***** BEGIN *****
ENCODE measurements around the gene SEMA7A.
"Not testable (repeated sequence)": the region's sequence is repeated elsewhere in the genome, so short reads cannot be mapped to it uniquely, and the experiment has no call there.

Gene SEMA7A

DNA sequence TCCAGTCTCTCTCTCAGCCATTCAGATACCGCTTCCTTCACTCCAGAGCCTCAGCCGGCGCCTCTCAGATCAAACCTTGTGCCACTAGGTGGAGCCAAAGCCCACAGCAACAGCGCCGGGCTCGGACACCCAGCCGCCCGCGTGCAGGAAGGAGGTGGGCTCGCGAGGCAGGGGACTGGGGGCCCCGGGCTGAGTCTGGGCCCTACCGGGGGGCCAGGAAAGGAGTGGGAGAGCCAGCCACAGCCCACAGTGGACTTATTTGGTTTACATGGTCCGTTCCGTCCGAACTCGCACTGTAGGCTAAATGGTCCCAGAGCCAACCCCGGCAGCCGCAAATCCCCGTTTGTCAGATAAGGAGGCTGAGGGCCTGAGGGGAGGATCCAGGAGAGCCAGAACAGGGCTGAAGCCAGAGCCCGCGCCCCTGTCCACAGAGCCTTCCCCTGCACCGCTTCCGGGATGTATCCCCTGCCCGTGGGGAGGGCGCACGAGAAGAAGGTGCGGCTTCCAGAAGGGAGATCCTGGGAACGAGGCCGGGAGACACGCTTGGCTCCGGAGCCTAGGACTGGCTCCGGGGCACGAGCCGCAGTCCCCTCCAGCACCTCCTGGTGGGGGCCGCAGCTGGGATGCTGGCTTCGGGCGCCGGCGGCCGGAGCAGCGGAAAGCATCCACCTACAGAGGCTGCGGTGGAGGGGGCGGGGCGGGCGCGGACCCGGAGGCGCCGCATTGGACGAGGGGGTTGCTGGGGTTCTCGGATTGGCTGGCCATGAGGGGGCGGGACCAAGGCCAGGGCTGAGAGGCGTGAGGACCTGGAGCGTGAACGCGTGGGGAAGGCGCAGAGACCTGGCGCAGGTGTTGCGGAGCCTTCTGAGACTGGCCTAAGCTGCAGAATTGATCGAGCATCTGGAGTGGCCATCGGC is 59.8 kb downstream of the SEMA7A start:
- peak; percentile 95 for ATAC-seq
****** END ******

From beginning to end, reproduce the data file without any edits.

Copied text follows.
ENCODE measurements around the gene SEMA7A.
"Not testable (repeated sequence)": the region's sequence is repeated elsewhere in the genome, so short reads cannot be mapped to it uniquely, and the experiment has no call there.

Gene SEMA7A

DNA sequence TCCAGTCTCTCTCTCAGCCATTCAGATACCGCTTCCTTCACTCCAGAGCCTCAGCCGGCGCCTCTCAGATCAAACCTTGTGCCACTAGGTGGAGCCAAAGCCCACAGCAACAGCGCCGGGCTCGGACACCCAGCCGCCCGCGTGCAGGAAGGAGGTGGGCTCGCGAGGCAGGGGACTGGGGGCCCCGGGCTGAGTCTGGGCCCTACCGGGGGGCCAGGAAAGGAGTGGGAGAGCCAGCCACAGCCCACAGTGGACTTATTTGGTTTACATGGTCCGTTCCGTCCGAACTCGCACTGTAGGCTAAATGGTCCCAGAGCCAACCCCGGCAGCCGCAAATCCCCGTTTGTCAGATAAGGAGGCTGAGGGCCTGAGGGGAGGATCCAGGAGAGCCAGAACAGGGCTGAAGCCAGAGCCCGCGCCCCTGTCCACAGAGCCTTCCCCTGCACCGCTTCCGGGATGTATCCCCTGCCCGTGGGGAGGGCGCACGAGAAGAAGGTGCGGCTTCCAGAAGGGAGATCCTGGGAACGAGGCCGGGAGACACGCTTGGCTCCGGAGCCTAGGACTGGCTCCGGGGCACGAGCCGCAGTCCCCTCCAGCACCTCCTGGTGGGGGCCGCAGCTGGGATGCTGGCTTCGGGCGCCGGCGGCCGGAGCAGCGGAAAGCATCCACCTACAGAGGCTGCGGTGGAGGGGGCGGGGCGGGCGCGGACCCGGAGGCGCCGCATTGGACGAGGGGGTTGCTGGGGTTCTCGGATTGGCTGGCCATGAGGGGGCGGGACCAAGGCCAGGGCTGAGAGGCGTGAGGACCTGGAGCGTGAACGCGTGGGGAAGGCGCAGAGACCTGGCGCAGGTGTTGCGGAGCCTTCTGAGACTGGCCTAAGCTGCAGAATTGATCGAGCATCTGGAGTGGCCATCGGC is 59.8 kb downstream of the SEMA7A start:
- peak; percentile 95 for ATAC-seq